Custard Tarts with Prunes

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These are delicious tarts adapted from a classic prune and Armagnac tart from France. They work beautifully with any stone fruits in summer and equally well with dried fruits plumped in alcohol. The poached pears will also work very well in this recipe.

This tart requires a bit of effort and can be tricky to get right, but if you would like a recipe in your repertoire that will earn you the greatest compliments every time you bake it, this is one to perfect. The difficulty with this recipe is to produce egg yolk custard without it curdling. You are looking for a fairly high ratio of fruit to custard, pouring a small pool of custard around fruit protruding from the tart. Bake the tarts on the top shelf of the oven and if your oven has the option to heat both the top and bottom, set the top element on high. The temperatures given are approximate, and more than any other recipe in this book, you will need to find the temperature and timing that works for your oven. Make sure you keep note of your cooking times and temperatures so that when you get it right, you can repeat it again and again.

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Ingredients

Egg Wash

  • 2 egg yolks
  • 25 ml (¾ fl oz) pouring (whipping) cream (35% fat)

Custard

  • 5 egg yolks
  • 45 g ( oz) caster (superfine) sugar
  • 415 ml (14¼ fl oz) pouring (whipping) cream (35% fat)
  • 1 vanilla bean, split lengthways

Method

Put the prunes in a bowl and pour over the brandy. Cover with plastic wrap and set aside for 24 hours to soak.

Follow the instructions to roll out the pastry and use it to line twenty 8 cm ( inch) round fluted loose-based tart tins. Set the pastry cases in the freezer for at least 20 minutes.

Blind bake the tart cases in a preheated 200°C (400°F/Gas 6) oven for 20–25 minutes, or until golden. Remove from the oven and allow to cool.

Make the egg wash by mixing the egg yolks and cream together in a bowl until well combined. Brush the egg mixture on the base and sides of the tart shells and bake for about 4 minutes to seal the shells — the shells are sealed when the egg wash has dried into a shiny glaze. This will stop the custard soaking into the shells resulting in an unappealing soggy shell.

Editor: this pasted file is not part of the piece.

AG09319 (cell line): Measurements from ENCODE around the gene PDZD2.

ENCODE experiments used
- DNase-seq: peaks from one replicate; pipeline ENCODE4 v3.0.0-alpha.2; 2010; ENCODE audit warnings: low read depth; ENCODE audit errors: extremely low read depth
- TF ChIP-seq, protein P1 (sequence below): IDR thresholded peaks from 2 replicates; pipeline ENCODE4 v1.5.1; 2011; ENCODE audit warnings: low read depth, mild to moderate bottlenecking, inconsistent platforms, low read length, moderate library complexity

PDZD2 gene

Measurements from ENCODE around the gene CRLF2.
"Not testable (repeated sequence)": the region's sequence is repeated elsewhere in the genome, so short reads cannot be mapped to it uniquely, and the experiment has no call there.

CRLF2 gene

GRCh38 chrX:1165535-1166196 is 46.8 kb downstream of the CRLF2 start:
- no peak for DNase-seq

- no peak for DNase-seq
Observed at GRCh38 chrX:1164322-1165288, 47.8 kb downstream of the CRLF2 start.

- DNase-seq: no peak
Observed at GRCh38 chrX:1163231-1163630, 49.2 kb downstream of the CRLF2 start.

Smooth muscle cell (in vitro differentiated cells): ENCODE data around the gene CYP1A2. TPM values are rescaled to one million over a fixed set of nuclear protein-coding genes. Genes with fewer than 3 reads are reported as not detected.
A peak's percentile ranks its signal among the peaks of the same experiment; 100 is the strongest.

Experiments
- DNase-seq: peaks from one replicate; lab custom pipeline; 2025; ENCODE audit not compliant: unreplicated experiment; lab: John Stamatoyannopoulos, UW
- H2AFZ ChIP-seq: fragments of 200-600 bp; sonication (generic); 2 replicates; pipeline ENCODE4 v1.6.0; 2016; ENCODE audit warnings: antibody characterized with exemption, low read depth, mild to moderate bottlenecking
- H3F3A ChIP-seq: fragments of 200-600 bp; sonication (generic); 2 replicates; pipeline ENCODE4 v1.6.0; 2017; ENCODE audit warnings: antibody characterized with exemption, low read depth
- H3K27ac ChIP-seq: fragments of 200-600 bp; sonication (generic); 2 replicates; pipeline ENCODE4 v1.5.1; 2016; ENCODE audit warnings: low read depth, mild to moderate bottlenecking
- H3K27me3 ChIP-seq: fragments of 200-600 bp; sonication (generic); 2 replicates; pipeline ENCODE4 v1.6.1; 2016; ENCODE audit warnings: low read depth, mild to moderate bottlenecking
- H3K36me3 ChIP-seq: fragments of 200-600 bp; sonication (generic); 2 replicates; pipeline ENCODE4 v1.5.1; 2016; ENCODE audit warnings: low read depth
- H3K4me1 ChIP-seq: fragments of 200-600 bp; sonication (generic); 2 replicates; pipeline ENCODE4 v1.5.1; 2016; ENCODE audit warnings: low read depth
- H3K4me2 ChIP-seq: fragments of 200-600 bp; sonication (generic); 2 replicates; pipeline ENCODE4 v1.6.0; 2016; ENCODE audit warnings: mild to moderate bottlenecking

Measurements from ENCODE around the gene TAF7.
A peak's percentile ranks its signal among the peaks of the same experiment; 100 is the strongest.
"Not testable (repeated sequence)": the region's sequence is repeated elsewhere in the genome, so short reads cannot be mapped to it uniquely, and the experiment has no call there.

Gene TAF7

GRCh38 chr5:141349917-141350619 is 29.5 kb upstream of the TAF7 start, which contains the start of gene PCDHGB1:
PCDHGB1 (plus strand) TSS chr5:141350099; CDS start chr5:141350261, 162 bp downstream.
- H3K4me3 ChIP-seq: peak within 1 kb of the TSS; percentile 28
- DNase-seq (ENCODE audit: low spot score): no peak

Place 4 or 5 pieces of drained prune in the base of each pastry shell. Reduce the oven temperature to 180°C (350°F/Gas 4).

To make the custard, put the egg yolks and sugar into the bowl of an electric mixer fitted with a whisk attachment. Scrape the vanilla seeds into the bowl and mix on medium speed for about 1 minute, or until combined. Remove the egg yolks from the mixer, pour in the cream and stir in by hand using a whisk. Set aside for 30 minutes.

Pour the custard mixture over the prunes in the pastry shells and fill to the brim. Slide onto the top shelf of the oven and bake for about 5 minutes — at this stage the tarts will be slightly golden on top and just starting to set. Gently shake the baking tray, the custard should be starting to firm around the edge of the tart shell. The custard must not boil, if it boils it will spoil the texture. Reduce the oven temperature to 110°C (225°F/Gas ½) and open the door, holding it ajar with the help of a wooden spoon if needed. Leave the tarts to cook for a further 20 minutes in the cooling oven. Check the custard has set by giving the tray a light shake.

These tarts are best eaten about 2 hours after baking, once they have reached room temperature.